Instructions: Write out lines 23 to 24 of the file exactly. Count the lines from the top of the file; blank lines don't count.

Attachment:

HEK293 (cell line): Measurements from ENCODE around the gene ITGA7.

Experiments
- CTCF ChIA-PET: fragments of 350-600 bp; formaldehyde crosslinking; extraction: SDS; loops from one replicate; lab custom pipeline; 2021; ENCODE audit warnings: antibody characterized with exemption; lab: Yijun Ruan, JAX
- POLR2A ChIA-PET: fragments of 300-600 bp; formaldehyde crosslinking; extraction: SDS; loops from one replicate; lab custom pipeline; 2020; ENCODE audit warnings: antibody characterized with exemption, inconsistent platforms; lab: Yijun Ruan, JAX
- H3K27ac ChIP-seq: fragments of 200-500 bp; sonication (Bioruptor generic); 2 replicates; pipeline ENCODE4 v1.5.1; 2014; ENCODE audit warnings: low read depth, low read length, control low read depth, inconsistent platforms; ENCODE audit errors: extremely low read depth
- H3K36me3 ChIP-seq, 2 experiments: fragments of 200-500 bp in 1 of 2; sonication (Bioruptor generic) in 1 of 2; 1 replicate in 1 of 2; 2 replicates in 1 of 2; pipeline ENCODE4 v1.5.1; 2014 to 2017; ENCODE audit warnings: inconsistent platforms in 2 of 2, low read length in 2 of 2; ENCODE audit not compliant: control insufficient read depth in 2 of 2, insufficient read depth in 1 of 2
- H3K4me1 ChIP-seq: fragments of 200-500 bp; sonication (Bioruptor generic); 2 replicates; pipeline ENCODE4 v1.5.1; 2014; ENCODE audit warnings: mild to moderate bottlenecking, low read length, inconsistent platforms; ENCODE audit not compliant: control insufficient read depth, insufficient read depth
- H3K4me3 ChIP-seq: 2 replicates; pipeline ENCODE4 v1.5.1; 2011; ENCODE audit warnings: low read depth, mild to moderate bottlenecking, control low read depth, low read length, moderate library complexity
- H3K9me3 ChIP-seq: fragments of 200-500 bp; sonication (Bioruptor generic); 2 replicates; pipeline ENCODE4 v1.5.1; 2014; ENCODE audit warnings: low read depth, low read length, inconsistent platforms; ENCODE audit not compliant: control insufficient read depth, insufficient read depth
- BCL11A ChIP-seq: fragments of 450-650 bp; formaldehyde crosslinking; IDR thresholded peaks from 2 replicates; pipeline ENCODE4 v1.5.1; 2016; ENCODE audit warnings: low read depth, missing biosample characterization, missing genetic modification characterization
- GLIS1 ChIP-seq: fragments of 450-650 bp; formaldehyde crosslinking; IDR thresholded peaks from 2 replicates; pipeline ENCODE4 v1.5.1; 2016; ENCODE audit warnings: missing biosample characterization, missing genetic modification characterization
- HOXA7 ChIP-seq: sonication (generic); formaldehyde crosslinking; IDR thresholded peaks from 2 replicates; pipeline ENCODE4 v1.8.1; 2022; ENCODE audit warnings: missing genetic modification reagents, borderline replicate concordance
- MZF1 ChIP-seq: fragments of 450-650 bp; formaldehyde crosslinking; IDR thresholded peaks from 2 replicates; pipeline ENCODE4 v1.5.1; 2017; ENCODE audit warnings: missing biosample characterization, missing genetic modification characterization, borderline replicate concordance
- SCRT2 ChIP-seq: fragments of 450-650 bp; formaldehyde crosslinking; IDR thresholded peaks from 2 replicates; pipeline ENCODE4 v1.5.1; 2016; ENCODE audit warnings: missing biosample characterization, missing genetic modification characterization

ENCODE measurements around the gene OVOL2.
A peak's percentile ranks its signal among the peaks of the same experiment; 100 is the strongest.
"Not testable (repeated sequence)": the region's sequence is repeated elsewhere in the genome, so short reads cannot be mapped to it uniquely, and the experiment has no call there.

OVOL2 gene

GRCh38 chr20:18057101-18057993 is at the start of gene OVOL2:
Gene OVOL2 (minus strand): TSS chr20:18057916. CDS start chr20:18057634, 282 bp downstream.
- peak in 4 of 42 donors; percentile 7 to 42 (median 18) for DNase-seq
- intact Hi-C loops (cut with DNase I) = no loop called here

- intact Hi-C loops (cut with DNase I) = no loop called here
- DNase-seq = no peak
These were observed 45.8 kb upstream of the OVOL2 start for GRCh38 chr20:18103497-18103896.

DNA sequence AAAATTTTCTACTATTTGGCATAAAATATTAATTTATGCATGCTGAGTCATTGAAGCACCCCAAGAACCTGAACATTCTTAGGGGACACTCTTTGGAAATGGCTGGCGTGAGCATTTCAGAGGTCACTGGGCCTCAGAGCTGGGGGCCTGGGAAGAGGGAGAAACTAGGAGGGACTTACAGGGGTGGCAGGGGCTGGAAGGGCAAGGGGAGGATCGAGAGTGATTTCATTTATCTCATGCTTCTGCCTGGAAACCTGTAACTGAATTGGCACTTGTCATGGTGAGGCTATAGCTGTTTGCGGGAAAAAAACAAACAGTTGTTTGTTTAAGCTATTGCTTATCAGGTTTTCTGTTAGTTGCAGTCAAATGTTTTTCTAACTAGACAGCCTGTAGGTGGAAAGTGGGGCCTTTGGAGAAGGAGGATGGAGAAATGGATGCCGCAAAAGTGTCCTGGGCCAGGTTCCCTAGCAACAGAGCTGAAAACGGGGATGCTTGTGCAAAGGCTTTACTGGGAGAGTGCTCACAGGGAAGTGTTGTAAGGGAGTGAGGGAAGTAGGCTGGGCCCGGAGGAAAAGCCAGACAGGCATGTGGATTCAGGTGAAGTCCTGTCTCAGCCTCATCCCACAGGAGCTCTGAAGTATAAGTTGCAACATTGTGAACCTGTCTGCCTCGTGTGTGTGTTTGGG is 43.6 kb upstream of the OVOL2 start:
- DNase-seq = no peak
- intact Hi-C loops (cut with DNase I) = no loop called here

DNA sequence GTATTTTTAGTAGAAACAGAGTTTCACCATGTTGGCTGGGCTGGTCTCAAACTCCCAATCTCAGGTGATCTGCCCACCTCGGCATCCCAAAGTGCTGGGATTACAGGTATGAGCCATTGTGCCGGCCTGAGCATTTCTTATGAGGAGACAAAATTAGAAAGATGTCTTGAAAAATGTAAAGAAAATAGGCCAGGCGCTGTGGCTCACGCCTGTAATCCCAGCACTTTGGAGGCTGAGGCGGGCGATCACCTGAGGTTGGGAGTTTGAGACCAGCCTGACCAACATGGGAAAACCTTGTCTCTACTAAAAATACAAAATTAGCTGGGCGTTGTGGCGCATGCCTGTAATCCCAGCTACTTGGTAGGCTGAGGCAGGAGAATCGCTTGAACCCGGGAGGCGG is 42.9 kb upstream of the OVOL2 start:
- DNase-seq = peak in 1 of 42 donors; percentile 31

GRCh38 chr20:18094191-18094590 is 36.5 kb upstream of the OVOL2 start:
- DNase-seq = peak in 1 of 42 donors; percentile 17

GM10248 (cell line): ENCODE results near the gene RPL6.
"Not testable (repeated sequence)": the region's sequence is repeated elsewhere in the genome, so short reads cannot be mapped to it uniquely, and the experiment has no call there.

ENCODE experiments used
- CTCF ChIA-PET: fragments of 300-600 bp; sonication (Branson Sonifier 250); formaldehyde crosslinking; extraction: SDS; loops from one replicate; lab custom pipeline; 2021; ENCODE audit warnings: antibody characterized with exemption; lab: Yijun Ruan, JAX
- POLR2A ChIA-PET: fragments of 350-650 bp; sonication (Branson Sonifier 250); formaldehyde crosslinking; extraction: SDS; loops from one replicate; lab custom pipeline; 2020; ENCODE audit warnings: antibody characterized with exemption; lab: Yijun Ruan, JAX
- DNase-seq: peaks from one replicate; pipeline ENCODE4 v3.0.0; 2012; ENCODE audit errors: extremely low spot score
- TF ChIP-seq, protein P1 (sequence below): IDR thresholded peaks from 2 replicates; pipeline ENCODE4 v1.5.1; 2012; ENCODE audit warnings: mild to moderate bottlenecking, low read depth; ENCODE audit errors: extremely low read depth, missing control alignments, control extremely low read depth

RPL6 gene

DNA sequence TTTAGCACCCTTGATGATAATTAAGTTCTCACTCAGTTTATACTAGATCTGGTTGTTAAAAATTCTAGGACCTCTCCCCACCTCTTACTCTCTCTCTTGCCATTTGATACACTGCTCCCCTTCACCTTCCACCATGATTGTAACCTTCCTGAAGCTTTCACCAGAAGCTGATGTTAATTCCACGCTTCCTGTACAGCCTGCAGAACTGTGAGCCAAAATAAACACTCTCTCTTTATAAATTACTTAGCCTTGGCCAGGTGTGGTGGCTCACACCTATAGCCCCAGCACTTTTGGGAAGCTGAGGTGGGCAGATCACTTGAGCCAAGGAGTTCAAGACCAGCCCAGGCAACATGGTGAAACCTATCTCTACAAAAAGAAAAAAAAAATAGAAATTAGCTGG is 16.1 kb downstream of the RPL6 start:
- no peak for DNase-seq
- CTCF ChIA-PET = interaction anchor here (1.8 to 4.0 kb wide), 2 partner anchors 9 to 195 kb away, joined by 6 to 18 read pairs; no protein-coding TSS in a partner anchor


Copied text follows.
- intact Hi-C loops (cut with DNase I) = no loop called here
- DNase-seq = no peak